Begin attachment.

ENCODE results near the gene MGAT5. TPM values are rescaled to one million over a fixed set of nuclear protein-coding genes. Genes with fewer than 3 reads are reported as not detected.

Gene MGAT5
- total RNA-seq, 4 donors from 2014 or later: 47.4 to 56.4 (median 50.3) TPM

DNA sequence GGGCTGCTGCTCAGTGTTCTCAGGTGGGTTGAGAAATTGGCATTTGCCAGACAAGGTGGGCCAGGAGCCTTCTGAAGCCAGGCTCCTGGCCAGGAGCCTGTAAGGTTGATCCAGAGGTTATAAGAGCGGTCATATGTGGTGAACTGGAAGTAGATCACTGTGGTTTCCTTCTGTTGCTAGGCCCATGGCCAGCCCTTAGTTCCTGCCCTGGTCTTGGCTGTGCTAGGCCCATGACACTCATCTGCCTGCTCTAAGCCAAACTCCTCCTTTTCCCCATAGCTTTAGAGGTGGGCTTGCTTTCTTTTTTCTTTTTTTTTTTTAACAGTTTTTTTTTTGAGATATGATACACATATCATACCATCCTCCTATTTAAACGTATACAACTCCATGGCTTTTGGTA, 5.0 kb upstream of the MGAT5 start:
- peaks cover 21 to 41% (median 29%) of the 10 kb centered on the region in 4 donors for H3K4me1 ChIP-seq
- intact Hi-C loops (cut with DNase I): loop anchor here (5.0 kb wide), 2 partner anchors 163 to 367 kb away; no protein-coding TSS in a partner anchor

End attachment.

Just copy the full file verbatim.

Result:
ENCODE results near the gene MGAT5. TPM values are rescaled to one million over a fixed set of nuclear protein-coding genes. Genes with fewer than 3 reads are reported as not detected.

Gene MGAT5
- total RNA-seq, 4 donors from 2014 or later: 47.4 to 56.4 (median 50.3) TPM

DNA sequence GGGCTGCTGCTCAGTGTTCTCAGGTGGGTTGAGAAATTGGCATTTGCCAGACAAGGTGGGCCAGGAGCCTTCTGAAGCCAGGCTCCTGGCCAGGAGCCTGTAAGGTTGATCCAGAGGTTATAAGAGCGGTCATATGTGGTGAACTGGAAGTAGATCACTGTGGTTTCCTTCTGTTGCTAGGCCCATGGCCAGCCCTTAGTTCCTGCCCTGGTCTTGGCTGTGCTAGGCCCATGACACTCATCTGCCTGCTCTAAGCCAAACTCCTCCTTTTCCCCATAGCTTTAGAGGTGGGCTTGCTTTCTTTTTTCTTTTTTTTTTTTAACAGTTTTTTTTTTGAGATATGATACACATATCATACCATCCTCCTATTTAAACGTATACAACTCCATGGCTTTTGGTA, 5.0 kb upstream of the MGAT5 start:
- peaks cover 21 to 41% (median 29%) of the 10 kb centered on the region in 4 donors for H3K4me1 ChIP-seq
- intact Hi-C loops (cut with DNase I): loop anchor here (5.0 kb wide), 2 partner anchors 163 to 367 kb away; no protein-coding TSS in a partner anchor